Gen Z workers (18 to 24 years old) are feeling the fallout of the Covid-19 pandemic, especially when it comes to their personal finances. This may have a profound impact on their ability to save for future goals like retirement. Financial wellness programs and access to financial advice are crucial for Gen Z workers as they are just starting out in their careers.
Many are graduating college and attempting to obtain jobs for the first time. However, according to a recent bankrate.com article, Gen Z workers are experiencing “delayed financial milestones and high rates of unemployment.” That is their first taste of financial independence, and it may leave a sour impression.
According to the bankrate.com survey, Gen Z are:
- Reluctant to take on debt: Generation Z workers avoid debt in general, and credit card debt in particular. In fact, a different Bankrate poll from May 2020 found that 45% of Gen Z had no debt before and during the pandemic. In addition, 50% of Gen Z workers had no personal debt as of December 2020. In fact, this generation’s primary source of debt was student loans – 24% copped to having debt due to education; just 12% had credit card debt. Both data points came from a CreditCards.com survey cited in the bankrate.com article.
- Not big on savings, either: Like many Americans, the Gen Z cohort is woefully under-saved. In the emergency savings category, 32% of Gen Z didn’t have any before or during the pandemic, and 20% saw a decline in the savings they had, according to bankrate.com. In contradiction to the data cited above about their reluctance to carry debt, many Gen Z’ers turned to their credit cards to absorb emergency spending – a predictable behavior for those lacking a rainy day fund. However, many more employers are offering emergency savings accounts as an employee benefit these days, which may help workers bulk up their emergency savings and their retirement accounts. Many employers match employees’ emergency savings contributions by putting money into their retirement accounts on their behalf.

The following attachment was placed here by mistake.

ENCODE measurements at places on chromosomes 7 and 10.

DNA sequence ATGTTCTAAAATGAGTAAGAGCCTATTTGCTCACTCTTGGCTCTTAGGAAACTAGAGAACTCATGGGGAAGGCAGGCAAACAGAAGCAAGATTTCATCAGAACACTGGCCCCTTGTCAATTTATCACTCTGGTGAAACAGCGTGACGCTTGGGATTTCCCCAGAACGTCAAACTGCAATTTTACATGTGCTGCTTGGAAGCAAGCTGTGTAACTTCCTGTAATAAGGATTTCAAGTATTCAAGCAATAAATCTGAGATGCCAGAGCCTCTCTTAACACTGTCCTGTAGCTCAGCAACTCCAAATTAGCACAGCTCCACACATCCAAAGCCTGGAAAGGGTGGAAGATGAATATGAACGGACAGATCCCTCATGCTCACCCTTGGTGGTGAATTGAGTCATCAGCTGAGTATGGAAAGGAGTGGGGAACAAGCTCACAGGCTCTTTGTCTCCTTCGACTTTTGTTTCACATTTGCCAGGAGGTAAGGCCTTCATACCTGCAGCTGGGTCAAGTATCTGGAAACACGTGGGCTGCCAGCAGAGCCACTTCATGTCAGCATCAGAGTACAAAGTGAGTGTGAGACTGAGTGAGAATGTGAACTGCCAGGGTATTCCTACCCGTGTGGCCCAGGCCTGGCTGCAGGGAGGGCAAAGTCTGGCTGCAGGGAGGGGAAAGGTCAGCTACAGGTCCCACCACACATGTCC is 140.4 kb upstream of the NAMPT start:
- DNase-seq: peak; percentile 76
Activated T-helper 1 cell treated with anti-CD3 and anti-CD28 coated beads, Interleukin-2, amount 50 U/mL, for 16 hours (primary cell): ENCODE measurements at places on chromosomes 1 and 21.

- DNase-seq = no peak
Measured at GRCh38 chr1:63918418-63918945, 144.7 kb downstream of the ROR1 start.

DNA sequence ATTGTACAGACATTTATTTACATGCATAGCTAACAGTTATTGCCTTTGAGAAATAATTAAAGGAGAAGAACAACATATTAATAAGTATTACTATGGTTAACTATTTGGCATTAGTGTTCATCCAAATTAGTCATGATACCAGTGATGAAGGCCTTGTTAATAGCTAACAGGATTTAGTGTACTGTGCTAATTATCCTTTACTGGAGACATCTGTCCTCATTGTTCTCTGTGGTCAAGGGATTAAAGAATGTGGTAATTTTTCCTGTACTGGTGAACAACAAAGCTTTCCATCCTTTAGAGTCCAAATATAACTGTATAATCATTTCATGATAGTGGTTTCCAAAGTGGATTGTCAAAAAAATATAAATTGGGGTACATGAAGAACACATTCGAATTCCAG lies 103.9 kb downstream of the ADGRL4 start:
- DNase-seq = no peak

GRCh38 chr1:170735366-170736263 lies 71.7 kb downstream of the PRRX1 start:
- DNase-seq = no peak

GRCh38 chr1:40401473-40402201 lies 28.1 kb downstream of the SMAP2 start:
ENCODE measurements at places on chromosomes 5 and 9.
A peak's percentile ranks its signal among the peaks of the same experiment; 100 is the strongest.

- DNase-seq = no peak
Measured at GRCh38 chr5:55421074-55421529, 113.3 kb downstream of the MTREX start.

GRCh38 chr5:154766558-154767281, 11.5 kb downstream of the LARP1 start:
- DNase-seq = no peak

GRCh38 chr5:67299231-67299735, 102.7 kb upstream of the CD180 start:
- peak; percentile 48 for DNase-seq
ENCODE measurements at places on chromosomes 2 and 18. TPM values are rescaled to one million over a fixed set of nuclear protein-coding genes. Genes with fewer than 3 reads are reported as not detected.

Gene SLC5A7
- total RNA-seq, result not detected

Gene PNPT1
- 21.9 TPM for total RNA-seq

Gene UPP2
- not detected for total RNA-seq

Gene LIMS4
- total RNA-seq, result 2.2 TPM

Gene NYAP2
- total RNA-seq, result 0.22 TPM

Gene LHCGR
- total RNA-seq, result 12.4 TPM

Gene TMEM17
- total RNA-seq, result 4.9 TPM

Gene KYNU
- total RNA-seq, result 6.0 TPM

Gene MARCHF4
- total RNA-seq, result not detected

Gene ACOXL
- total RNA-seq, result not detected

- More responsible with credit cards: The Gen Z workforce find credit card rewards most appealing – 36% have this type of card, according to bankrate.com. However, building credit solid enough to earn those rewards may take time. Nonetheless, 81% of Gen Z’ers say they don’t carry a balance on their credit cards. This may mean they pay the cards off every month, and/or that they don’t use the cards they have, preferring to rely on their debit cards for everyday purchases instead.
- Primarily users of debit cards: Indeed, the majority of Gen Z’ers prefer using a debit card to pay for gas (32%), groceries (44%), and restaurants (46%). However, credit cards are their go-to way to pay for travel, with 23% opting to use a card to charge airfare and hotel expenses. In addition, Gen Z chose cash back as their favorite credit card perk during the pandemic.
- Off to a bumpy financial start: While the pandemic has caused many Gen Z workers to put off travel plans and vacations, it has impacted their finances in much more serious ways. More than half (54%) have delayed a financial milestone like pursuing career opportunities or buying a car. In addition, 14% of Gen Z’ers moved home.
- Lacking financial guidance: A recent CreditCards.com poll found that 28% of Gen Z learn about finance from social media. If done right, this may present an opportunity for employers to reach them on channels such as TikTok and Twitter. However, there are some concerns about the reliability of financial advice online in general, according to bankrate.com. Worse yet, however, 22% of Gen Z workers have no access to financial advice at all.
Employers have an opportunity to make a huge impact to help Gen Z gain access to financial wellness programs. It certainly appears that Gen Z needs the help, and that they’re ready and willing to accept it. Gen Z has a decent foundation – they just need a gentle nudge to keep going in the right direction. They can then look forward to an even brighter, more financially secure future. With employers’ help, they have a better chance of getting there.